Over the last several years, unfortunately, we have had considerable experience with shutdowns and layoffs, primarily, but not only, in the manufacturing sector. As an international union, we have been forced to deal with bankruptcy and creditor protection situations both in Canada and the U.S. Unfortunately, there is no indication that the rate of plant shutdowns is slowing. With the continuing high dollar, high energy prices and the likelihood of a U.S. recession, things may well become worse.

Major layoffs and shutdowns impose hardships on persons involved and on their families and communities, particularly small communities where a large employer is involved. We found in recent years that, when new employment is found, it generally has a lower wage and benefit level.

We are profoundly disappointed in the lack of serious response to the manufacturing jobs crisis by governments at all levels. We urgently need a strategy to deal with the catastrophic decline in the manufacturing sector. One of the most important things that can help workers and families affected by shutdowns and bankruptcy is a growing number of good jobs.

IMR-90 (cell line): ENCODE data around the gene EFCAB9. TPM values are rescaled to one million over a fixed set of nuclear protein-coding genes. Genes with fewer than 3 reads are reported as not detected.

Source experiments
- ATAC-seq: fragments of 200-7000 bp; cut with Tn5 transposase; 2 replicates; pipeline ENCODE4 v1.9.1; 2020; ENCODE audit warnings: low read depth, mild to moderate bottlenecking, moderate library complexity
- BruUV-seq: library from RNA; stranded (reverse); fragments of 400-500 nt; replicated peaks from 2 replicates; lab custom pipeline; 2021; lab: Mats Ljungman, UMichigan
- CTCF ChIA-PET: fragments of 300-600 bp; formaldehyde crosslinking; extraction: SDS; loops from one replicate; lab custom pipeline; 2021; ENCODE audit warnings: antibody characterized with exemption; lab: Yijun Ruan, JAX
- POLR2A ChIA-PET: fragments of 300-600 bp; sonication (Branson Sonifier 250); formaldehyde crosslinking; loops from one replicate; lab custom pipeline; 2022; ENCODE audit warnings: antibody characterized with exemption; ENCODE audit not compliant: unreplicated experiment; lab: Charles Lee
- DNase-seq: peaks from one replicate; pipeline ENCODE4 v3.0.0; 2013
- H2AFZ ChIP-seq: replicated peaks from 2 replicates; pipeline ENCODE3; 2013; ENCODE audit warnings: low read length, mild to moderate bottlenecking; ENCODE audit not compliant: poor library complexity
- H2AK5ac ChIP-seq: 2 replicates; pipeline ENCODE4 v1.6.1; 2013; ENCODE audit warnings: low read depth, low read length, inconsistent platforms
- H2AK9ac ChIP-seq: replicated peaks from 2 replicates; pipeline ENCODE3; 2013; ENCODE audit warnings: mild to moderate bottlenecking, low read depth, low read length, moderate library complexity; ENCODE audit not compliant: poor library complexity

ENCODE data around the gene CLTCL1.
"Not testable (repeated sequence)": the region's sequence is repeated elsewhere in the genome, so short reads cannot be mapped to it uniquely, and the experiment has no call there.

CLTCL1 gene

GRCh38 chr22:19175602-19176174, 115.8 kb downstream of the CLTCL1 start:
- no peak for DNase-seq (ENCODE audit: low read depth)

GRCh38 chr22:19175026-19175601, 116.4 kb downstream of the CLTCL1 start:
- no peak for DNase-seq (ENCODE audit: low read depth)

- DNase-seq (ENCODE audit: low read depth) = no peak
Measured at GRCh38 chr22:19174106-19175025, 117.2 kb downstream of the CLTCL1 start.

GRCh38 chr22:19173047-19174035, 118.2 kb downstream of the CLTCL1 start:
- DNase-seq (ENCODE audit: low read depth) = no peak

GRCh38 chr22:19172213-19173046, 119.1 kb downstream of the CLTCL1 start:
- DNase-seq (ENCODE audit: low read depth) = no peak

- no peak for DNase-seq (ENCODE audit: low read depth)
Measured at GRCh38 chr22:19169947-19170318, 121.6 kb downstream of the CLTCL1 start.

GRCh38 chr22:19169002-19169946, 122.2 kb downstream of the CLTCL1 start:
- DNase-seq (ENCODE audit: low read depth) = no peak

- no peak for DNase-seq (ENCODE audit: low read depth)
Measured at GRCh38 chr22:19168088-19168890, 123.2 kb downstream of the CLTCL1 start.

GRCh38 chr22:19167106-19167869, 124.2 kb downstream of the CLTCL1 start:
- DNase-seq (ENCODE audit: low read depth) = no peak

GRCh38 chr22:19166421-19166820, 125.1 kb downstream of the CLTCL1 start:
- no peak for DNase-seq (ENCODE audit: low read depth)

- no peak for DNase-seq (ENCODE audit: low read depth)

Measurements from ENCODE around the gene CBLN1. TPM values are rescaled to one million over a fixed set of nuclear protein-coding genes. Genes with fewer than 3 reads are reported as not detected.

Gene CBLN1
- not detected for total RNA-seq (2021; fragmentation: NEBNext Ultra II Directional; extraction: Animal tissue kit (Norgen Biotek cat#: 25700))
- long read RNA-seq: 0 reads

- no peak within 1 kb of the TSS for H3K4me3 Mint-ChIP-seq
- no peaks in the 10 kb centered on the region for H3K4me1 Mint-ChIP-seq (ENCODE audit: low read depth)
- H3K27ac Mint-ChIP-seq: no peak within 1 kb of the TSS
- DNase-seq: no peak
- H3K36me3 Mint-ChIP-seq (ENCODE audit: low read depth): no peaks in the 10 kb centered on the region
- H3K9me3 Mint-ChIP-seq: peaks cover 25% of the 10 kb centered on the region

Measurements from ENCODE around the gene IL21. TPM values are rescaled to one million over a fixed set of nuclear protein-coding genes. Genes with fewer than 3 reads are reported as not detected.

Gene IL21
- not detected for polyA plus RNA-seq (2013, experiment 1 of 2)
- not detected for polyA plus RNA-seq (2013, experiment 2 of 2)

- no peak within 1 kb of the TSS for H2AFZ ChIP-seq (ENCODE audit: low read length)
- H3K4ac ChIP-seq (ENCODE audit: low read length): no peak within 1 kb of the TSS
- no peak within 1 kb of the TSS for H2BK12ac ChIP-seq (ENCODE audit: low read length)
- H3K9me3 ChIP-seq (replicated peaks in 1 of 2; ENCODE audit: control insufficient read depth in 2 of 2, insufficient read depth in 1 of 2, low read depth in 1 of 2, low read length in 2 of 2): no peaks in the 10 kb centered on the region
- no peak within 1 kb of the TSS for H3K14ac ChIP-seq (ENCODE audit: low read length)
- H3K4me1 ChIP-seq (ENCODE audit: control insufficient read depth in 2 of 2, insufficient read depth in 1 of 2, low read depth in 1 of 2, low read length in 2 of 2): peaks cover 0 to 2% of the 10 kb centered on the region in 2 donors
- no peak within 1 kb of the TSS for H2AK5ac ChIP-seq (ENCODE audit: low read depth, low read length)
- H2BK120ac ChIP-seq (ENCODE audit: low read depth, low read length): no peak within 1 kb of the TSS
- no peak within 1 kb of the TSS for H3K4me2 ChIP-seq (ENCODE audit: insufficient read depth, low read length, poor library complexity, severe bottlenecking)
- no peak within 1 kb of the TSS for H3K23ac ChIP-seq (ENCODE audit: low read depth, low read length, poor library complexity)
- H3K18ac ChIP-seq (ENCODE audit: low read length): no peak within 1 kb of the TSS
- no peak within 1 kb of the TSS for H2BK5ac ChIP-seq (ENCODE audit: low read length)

Shutdowns, bankruptcies and insolvencies are a regular fact of life for unions. Employers often use the implicit or explicit threat of a shutdown for bargaining leverage, even if their financial situation is far from unhealthy. When an employer becomes insolvent, the process is driven primarily by creditors and company management and places workers in an especially vulnerable position. While workers have the most to lose in a bankruptcy, they are generally denied financial information. Often they are lied to. Workers generally have less flexibility and fewer options than other creditors and investors, yet they have historically been given low priority in the sharing of available assets.